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Fitch Affirms 8 Nigerian Banks’ Ratings

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Fitch Ratings

Fitch Ratings Friday affirmed the national ratings of eight Nigerian banks. The banks are First Bank of Nigeria (FBN), United Bank for Africa (UBA), Fidelity Bank, Diamond Bank, First City Monument Bank (FCMB), Union Bank , Stanbic IBTC Bank, the Bank of Industry (BOI) as well as Stanbic IBTC Holdings (SIBTCH).

A statement from the international agency explained that the rating actions followed Fitch’s downgrade of Nigeria’s Long-Term Local Currency Issuer Default Rating (IDR) to ‘B+’ from ‘BB-‘, as a result of which it now equalised with the long-term foreign currency IDR.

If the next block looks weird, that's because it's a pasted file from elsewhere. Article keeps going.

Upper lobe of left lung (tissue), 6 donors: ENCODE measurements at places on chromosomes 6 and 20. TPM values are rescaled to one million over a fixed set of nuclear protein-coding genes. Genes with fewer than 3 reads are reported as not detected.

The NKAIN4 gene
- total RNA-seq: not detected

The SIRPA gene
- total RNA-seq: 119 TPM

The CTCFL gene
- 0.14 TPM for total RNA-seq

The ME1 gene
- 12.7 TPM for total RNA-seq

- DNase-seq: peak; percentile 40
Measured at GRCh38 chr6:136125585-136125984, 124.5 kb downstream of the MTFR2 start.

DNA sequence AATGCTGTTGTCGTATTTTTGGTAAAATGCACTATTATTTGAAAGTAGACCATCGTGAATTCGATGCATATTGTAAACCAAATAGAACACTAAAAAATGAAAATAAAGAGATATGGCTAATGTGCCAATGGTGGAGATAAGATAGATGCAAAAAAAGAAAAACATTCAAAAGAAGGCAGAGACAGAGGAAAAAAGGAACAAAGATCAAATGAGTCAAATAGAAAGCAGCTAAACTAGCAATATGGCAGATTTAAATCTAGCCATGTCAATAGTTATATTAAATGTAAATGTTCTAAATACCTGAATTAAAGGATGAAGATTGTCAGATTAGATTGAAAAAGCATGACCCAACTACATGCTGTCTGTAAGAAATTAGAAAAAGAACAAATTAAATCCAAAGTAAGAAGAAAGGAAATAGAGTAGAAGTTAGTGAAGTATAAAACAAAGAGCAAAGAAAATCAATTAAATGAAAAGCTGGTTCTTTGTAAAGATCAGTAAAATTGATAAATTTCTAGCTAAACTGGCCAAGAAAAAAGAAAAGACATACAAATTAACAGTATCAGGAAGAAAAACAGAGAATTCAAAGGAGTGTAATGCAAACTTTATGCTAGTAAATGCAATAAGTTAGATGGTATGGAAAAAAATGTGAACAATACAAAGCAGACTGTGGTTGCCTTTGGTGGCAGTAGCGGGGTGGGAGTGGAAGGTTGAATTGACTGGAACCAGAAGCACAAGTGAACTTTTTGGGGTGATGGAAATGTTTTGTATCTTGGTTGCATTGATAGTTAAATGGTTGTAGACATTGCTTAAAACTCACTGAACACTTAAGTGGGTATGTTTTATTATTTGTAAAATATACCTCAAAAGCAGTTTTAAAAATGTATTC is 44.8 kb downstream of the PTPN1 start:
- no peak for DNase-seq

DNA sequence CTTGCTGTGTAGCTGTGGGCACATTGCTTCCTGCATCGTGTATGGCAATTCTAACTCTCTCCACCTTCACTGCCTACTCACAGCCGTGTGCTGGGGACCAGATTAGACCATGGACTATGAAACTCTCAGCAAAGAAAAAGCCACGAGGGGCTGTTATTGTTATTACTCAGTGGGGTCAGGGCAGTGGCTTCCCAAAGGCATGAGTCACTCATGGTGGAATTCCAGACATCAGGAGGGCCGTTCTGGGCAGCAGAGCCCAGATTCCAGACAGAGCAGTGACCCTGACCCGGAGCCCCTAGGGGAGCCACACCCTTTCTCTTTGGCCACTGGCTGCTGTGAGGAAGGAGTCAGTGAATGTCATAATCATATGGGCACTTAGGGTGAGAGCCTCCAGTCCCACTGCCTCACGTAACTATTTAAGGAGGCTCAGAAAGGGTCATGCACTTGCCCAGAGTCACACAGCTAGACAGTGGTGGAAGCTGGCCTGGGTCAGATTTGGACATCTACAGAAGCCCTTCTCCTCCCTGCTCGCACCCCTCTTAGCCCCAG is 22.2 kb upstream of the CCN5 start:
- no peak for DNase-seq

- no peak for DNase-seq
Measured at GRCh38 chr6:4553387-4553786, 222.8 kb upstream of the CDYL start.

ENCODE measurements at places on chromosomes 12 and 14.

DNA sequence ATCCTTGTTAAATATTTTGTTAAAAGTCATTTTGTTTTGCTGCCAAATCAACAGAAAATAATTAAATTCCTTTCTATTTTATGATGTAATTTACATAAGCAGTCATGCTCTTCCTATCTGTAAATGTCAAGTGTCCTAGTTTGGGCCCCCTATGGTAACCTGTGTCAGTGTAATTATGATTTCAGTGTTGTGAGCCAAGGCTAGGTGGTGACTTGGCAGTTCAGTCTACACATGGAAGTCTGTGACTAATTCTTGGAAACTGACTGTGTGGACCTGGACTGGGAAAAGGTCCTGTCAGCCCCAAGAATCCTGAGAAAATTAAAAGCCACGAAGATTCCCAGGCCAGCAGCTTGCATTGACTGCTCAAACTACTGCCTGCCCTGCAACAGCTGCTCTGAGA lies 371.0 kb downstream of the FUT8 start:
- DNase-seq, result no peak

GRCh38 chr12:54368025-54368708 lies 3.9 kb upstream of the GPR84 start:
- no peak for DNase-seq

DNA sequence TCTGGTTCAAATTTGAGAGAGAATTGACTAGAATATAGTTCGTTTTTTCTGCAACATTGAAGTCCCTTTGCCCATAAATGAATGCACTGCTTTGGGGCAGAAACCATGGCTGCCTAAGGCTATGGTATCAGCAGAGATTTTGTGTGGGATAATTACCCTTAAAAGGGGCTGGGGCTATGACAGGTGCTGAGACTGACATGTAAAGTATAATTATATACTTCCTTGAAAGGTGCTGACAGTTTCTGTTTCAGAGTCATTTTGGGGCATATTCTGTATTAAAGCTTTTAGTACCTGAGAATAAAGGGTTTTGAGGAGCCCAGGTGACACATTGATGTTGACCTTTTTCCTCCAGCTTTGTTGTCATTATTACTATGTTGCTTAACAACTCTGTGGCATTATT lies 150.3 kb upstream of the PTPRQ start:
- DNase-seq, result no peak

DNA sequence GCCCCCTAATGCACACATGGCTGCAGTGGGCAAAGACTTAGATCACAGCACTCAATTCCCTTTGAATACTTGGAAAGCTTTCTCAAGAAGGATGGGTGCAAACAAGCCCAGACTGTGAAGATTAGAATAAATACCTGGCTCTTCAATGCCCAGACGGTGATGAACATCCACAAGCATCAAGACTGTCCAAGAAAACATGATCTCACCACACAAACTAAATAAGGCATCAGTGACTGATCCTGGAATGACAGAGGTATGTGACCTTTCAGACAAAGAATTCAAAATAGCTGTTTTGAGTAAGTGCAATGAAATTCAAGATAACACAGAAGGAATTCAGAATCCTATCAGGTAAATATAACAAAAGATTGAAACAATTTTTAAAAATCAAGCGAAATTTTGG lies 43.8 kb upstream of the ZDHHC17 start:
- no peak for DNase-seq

It further explained that its latest action was driven by the change in Fitch’s sovereign rating criteria.

“Following the sovereign criteria change and rating action, Fitch has recalibrated the National Rating scale for Nigeria. As a result the national ratings for the aforementioned banks were affirmed as there is no change in their relative creditworthiness,” it stated.

According to the agency, the national rating of UBA was based its standalone creditworthiness and was also underpinned by potential sovereign support.

Also, the national ratings of FBN, Fidelity, Diamond, FCMB and UBN were based on potential sovereign support given their systemic importance, just as the national ratings of Stanbic and SIBTCH were based on the probability of support from their parent, Standard Bank Group Limited (SBG; BBB-/Stable).

SBG has a majority 53.2 per cent stake in SIBTCH, which in turn owns 100% of Stanbic IBTC.